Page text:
Councillor Anthony Mayne was supported by all of the Councillors with the exception of the Mayor in putting forward a motion that would see Eurobodalla suggest to the State Government that they consider the addition of a few lines of text to the next re-write of the Companion Animal Act. Basically all he wanted was for a few lines added to the legislation that would require cat owners to be as equally responsible for their cats are dog owners are required to be - animals kept under control, microchipped and desexed. Steve Colman, CEO of the RAPCA told council that these three things alone would make a massive improvement to the work that the Society does. In introducing the motion Councillor Mayne said "The impact of cats on native fauna is well documented and on the 13 February 2018 a response to a question on notice (QON18/001) articulated the constructive actions Eurobodalla Shire Council is taking to address the impacts of domestic cats on native wildlife.
"Whilst Council is conducting a wide range and some excellent programs in this space there is a requirement for
us to do more. More recently the RSPCA meet with Council and they have indicated support for a cat curfew also.
"It is anticipated a cat curfew/containment provides environmental benefits where there is a reduction on native fauna predation by cats.The curtailing of cat movements will also potentially reduce stray and lost cats in the Eurobodalla by further enabling our Rangers to carry out their work.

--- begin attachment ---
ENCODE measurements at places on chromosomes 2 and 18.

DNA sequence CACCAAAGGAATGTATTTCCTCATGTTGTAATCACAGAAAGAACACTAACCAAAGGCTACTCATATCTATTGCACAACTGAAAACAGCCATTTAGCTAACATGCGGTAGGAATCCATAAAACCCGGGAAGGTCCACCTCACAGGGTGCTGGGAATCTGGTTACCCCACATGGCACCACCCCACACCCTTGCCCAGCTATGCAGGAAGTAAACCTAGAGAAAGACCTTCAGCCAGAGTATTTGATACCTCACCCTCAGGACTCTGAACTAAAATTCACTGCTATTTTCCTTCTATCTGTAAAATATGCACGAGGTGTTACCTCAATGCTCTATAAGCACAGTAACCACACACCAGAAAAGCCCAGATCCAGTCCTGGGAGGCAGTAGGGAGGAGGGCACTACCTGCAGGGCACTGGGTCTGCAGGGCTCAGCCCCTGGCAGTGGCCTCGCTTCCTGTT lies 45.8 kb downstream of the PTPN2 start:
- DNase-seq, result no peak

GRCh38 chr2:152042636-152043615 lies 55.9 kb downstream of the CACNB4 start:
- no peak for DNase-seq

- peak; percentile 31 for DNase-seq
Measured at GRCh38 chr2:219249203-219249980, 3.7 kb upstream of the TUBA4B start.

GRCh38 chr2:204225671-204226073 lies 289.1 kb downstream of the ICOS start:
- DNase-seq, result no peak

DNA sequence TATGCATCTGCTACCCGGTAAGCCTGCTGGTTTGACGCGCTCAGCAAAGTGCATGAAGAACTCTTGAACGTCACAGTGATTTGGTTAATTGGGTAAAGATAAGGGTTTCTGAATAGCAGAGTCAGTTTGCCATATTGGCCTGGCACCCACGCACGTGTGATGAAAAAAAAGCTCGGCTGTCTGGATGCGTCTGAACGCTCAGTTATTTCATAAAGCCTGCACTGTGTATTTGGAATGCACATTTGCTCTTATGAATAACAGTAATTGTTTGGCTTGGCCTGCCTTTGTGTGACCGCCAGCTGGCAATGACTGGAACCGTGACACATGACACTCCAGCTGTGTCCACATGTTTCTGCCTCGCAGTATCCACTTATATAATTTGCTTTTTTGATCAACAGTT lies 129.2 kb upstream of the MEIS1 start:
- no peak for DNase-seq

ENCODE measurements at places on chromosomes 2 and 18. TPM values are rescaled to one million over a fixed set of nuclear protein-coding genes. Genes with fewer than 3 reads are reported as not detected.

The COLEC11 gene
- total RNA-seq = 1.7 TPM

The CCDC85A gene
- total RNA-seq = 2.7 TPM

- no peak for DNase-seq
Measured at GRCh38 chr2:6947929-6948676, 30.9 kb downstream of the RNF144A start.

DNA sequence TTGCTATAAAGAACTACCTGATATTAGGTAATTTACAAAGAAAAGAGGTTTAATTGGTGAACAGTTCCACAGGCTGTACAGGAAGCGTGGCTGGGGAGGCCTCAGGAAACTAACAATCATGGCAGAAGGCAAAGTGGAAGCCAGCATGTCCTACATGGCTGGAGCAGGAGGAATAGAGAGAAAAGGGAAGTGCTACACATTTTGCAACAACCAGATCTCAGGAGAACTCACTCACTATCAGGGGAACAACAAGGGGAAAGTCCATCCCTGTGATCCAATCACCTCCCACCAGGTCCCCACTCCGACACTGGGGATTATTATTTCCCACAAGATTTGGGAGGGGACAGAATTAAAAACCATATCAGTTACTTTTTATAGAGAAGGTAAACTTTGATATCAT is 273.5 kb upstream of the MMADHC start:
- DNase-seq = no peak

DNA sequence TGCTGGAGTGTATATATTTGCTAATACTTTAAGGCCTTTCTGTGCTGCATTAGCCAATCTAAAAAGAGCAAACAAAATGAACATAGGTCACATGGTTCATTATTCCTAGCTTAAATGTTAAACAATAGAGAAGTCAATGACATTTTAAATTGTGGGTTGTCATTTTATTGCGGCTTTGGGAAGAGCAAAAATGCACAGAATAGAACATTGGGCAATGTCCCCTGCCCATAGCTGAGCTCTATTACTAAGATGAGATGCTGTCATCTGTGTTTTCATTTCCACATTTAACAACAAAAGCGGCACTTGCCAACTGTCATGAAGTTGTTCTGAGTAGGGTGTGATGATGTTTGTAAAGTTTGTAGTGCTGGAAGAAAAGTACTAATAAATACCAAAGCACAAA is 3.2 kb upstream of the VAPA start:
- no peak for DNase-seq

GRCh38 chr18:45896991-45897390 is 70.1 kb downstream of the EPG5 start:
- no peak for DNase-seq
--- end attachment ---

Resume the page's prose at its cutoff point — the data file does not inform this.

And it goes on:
"The strengthening of improved cat management by the NSW Government via legislation or other appropriate mechanisms should be undertaken and this motion requires Council to lobby the NSW Government to introduce a cat curfew across NSW and/or stricter requirements for cats.
"The change to the Animal Companion Act will empower the Council Rangers to more effectively carry out their work. The benefits of such legislation would encourage responsible cat ownership, reduce the number of unwanted cats being bred, allow for cats found in a public place or on private property to be seized by the Rangers, and assist with reuniting of lost cats with their owners.
"Importantly, the cat curfew does not require cat owners to do anything complicated or expensive. Rather, is simply requires owners to ensure that their family cat is safely contained each night. While cats are great companions, they are also natural predators and when they are left to roam at night they can do enormous damage to native wildlife, breed with stray and roaming cats, get into fights and be a nuisance to residents." Councillor Lindsay Brown attempted to sagely offer that "There is no legal mechanism to introduce a curfew" which revealed that he too joined several other councillors by evidence of their comments that they too either hadn't bothered to read the report or failed to understand Councillor Mayne's intention. The highlight of the discussion was Councillor Jack Tait asking "is it possible that any cat caught is extinguished" later adding that the problem wouldn't go away saying "unless we get rid of the feral owners.."
When the vote for the motion to press ahead and see if the idea could garner support went to the vote all voted for with only the Mayor voting against saying "we haven't yet explored all the other opportunities available before going down this path"